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Button v Perez 2013 (part II)


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#1 BillBald

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Posted 19 November 2013 - 13:56

Then why not swap it at a pitstop? A damaged front left sidepanel on the front wing won't prevent your DRS from opening. Hell, there is a big black 'wall' behind the wing in the shape of a tire. I stand my ground, it is used as an excuse only.

 

Well, they often do, but it's a judgement call, and Macca tend not to be very good at those.

 

In Abu Dhabi, they pitted Jenson almost immediately, and changed tyres at the same time, even though there was nothing wrong with the tyres. Was the front wing that bad? I doubt it, it looked like a mistake to me, they could have left him out for a few laps to make his prime stint shorter.

 

In COTA, they didn't pit Jenson, even though there was a safety car, and he had started on the wrong tyres, so pitting would have had a double benefit. To me, another mistake (but the opposite one, this time).

 

Edit: yes, they could have replaced the wing at the first stop, but since their entire strategy was apparently based on stopping early and trying to get an undercut, there was no way they were going for that.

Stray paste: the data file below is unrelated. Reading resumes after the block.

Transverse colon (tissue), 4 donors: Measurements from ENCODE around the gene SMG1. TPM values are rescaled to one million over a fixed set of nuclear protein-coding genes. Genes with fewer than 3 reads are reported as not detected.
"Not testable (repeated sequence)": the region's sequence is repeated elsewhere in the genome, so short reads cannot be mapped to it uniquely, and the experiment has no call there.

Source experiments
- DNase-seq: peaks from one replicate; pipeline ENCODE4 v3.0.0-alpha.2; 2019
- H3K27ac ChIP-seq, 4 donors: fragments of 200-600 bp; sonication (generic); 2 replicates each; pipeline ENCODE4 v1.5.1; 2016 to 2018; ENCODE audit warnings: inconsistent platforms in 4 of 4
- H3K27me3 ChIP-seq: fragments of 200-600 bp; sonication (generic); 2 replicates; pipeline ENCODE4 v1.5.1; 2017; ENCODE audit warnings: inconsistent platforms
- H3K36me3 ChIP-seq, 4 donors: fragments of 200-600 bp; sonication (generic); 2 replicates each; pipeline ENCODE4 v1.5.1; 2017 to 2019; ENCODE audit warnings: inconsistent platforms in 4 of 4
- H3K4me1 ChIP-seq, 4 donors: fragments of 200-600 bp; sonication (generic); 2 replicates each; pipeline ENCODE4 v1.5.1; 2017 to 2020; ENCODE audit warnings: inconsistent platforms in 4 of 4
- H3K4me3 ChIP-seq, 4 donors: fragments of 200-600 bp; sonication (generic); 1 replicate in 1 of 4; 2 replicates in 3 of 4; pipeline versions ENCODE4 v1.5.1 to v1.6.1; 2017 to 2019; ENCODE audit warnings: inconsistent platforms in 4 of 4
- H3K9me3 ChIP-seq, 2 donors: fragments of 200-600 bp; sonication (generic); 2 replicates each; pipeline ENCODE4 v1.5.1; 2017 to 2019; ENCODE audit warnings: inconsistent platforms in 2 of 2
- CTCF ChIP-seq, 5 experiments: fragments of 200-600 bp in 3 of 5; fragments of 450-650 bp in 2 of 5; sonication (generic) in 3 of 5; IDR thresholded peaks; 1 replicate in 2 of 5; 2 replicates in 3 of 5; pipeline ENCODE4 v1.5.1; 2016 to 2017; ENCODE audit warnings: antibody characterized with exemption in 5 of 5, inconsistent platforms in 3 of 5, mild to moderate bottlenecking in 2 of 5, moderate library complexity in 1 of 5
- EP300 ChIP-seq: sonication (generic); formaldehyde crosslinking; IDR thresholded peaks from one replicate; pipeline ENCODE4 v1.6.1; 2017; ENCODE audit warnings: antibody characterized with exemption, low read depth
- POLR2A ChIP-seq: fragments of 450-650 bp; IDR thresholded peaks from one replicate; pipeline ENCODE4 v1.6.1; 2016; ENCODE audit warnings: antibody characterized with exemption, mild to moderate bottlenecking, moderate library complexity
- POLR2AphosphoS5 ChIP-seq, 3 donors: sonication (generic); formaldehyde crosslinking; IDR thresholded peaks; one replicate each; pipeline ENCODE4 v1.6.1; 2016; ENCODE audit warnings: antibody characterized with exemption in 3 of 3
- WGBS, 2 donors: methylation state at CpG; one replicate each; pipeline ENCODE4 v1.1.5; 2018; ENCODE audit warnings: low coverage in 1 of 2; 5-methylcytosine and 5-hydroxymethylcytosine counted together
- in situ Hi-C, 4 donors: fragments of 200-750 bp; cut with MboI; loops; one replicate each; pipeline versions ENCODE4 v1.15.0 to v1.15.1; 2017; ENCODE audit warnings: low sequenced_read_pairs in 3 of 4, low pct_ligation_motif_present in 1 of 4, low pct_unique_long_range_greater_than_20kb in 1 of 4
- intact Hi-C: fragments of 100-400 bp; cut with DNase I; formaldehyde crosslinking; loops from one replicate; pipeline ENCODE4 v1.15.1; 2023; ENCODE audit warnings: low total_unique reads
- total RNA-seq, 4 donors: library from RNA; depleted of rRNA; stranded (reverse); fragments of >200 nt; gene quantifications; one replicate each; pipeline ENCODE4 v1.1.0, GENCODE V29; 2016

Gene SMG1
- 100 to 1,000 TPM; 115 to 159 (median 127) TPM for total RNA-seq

Edited by BillBald, 19 November 2013 - 14:05.


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#2 redreni

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Posted 19 November 2013 - 13:58

I didn't think bargeboards could be changed at a pitstop (at least I've never seen it). In fact AFAIK the front wing is the only bit that can be replaced during a race as all other damage would either be a left on, torn off or be a race ender.

 

Exactly, they take long enough to change to mean it's not worth doing it, but that doesn't mean you don't lose any performance if you lose a bargeboard.



#3 Rinehart

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Posted 19 November 2013 - 14:24

I think with Button and Perez the same thing is happening at the days at BAR-Honda. A lot of posters on these Forums back then complained that Dave Richards had a 'mancrush' for Button and therefore was so completely blind for the good things the other drivers did (Sato and Villeneuve). Furthermore, there were vague conspirational whispers about technical advantages Button got, why Honda kept him when they took over the whole team, etc.